## General Update

About three weeks have passed since the last update, here’s a quick brain dump of some of what I’ve been working on:

### GLGeom

Inspired by the OpenGL Mathematics (GLM) library, I decided to factor out the lxcore “graphics math” code.  The factored out code fell into two buckets: code that can be replaced by GLM and code that has been moved into GLGeom, a new library I’ve added to the LxEngine codebase that builds functionality on top of GLM.   GLM contains a lot of useful base functionality for manipulating vectors, matrices, and quaternions – and at multiple precisions.

GLGeom builts on GLM and tries – for the most part – to follow its conventions.  Here’s some of what it adds:

• point and vector specializations of glm::vec (i.e. strict typing to differentiate a point from a directed length)
• color specialization
• radian and degree specializations (i.e. strict typing to avoid simple mismatch unit errors)
• ray, line segment, line, curve primitives
• plane, sphere, cone primitives
• bounding box, bounding sphere primitives
• intersection functions

Again, the intention is to be completely inter-operable with (i.e. complement, not replace) the OpenGL Mathematics library.

In addition to utilizing the excellent work done in GLM, the construction of GLGeom was also motivated to slice off a smaller piece of the very ambitious LxEngine project; within that smaller project, a higher degree of quality is likely achievable in a shorter amount of time (completeness, documentation, testing, benchmarking, etc.).  Having a “showcase” smaller sub-project like should help define what strategies work best for development.  What works there can then be transferred over to the larger LxEngine project as a whole.

### To Be Precise

A small, tangential comment in relation to GLGeom: I’ve posted on precision before, but in setting up the initial benchmarks and unit tests for GLGeom, I was once again surprised at the limits of precision in floating-point arithmetic.  In simple ray-sphere intersection tests, it’s quickly evident how much loss of accuracy can occur in a series operations on mixed large and small floats.  It immediately made me want to dig into possible fixed point math experiments and large-scene spatial indexing techniques to boost precision without having to just to double-precision math (and storage).

If I reached any other conclusion, it would be defining a precision goal for LxEngine: any object that can be contained within a cubic kilometer should have intersection accuracy up to the nearest millimeter.  Eventually, spatial indexing should allow for sub-spaces such that the units themselves do not matter, but rather the generalized goal of  accuracy to 1 part in 1,000,000.

### Ruby on Rails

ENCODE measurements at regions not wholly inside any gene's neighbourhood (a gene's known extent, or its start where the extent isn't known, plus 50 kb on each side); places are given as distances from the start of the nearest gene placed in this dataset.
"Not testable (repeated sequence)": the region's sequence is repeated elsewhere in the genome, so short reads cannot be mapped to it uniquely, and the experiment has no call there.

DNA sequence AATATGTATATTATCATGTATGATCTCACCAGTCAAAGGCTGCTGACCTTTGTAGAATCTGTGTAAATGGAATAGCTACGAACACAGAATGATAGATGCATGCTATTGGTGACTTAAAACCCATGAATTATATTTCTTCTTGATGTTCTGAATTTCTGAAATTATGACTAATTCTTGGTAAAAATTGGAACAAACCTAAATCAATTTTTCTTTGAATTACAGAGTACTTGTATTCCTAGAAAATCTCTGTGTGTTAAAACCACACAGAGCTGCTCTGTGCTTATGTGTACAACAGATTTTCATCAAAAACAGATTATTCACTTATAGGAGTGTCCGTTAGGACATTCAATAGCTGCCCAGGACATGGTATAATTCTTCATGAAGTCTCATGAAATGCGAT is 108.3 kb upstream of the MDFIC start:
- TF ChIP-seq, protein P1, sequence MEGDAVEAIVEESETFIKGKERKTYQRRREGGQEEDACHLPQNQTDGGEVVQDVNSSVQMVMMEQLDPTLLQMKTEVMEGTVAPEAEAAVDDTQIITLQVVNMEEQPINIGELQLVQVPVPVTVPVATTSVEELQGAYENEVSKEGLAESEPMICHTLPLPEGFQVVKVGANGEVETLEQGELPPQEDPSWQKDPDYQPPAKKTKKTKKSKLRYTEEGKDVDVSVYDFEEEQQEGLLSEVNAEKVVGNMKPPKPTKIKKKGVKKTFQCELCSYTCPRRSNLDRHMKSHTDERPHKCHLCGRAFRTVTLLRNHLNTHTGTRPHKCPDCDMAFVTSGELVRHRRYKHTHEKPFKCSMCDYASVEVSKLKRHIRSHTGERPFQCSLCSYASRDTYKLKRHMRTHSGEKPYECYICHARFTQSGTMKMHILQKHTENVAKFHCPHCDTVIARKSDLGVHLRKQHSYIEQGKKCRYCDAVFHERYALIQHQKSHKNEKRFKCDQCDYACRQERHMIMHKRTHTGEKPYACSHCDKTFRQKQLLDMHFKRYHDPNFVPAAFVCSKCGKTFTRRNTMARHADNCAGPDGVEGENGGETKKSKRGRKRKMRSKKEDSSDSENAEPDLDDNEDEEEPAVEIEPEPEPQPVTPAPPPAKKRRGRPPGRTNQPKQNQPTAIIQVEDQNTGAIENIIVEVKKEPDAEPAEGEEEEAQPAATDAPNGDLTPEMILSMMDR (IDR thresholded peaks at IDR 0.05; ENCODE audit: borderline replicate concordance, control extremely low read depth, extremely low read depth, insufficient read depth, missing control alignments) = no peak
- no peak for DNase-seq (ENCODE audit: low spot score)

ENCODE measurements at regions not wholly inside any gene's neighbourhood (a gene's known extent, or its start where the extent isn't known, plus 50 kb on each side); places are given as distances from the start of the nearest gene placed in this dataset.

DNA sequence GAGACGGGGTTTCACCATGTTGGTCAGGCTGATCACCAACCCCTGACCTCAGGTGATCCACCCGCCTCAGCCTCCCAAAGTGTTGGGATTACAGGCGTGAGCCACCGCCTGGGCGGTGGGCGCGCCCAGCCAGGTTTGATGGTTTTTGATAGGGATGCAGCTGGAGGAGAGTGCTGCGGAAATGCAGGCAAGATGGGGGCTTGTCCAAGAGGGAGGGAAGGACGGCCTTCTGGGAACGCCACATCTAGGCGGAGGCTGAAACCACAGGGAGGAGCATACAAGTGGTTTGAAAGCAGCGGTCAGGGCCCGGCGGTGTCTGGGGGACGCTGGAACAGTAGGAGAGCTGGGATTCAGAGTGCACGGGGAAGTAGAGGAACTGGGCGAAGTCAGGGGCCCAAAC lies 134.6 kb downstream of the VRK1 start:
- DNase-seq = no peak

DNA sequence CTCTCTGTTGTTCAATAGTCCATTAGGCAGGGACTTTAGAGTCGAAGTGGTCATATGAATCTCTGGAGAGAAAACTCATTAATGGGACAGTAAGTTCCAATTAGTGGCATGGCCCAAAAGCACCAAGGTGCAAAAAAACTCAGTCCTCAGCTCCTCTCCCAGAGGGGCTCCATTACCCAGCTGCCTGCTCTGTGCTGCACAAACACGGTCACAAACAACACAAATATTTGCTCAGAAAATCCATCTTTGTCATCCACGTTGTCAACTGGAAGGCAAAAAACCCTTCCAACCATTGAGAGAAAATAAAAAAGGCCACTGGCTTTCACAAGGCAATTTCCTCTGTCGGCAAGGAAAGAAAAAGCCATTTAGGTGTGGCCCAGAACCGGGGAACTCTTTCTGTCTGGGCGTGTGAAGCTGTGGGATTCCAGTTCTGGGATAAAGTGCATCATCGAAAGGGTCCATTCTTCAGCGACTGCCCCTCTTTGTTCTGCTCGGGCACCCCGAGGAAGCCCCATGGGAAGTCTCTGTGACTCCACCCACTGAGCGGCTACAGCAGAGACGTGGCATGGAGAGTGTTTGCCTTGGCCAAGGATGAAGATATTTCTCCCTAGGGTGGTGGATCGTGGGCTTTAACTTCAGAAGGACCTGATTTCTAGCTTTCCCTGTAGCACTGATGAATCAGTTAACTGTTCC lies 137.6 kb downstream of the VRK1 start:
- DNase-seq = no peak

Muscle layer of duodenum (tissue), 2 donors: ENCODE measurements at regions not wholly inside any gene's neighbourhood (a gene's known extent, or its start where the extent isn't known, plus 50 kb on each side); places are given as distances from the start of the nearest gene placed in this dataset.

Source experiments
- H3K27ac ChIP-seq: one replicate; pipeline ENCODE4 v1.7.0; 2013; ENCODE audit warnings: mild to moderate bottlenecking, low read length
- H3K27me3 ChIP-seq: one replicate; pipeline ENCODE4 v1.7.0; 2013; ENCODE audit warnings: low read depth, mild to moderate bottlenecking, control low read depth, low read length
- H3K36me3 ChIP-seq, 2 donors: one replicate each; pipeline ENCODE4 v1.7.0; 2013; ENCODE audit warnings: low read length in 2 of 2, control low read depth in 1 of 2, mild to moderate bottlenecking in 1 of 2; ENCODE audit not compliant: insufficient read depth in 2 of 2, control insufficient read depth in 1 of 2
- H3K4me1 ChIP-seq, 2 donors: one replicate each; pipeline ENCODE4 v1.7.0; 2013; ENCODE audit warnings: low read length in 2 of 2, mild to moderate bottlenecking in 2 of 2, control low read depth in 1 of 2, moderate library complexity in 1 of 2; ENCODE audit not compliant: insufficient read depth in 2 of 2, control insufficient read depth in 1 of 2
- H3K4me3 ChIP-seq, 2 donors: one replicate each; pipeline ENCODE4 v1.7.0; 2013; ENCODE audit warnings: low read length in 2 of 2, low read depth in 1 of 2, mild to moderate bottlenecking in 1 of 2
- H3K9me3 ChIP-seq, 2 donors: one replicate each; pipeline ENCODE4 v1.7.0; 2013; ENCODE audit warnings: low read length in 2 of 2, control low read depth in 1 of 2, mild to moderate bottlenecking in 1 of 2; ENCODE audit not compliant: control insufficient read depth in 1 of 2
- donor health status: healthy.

Though not directly related to LxEngine, I’ve also been experimenting with Ruby on Rails.  I know very little about either so this is a good look at a “new to me” technology to keep my mind open to alternate approaches to problem solving.

The biggest idea sticking with me thus far is the “coding by convention” concept of Rails: basically having a large set of logical assumptions (enforced by convention) about how things fit together rather than manually configuring all the wiring between parts of the application.

This is not something I knew there was an explicit term for, however it has always been a goal of LxEngine.  It should just work out of the box.  Support incremental, live development – no need to code from scratch.  Provide logical stub functionality.  Be user-friendly to the developer as well as the user.  Etc.

### General Thoughts on Goals for LxEngine

• Exact, testable guarantees on precision (i.e. accurate to the millimeter on objects that span no more than one cubic kilometer)
• MVC mode, similar to Ruby on Rails
• Coding by Convention, similar to Ruby on Rails
• Incremental, not from-scratch development
• Live testing, developer-friendly mode (auto-reload scripts, plug-ins, etc.)
• Instructive defaults (i.e. stubs rather than failures)
• Write it once: no duplication between dependencies
• Unit test everything
• Automated benchmarks
• Domain Specific Languages
• Transaction based, with revision history
• Clear demarcation between persistent and transient operations
• Core, Extension, Prototype, Utility sub-sections of each library
• Data source abstraction / transparent serialization
• Person friendly development (e.g. use names, not UUIDs)
• Procedural generation at system limits (e.g. new content rather than boundaries)
• Development time is more important than run-time

Written by arthur

May 4th, 2011 at 7:45 pm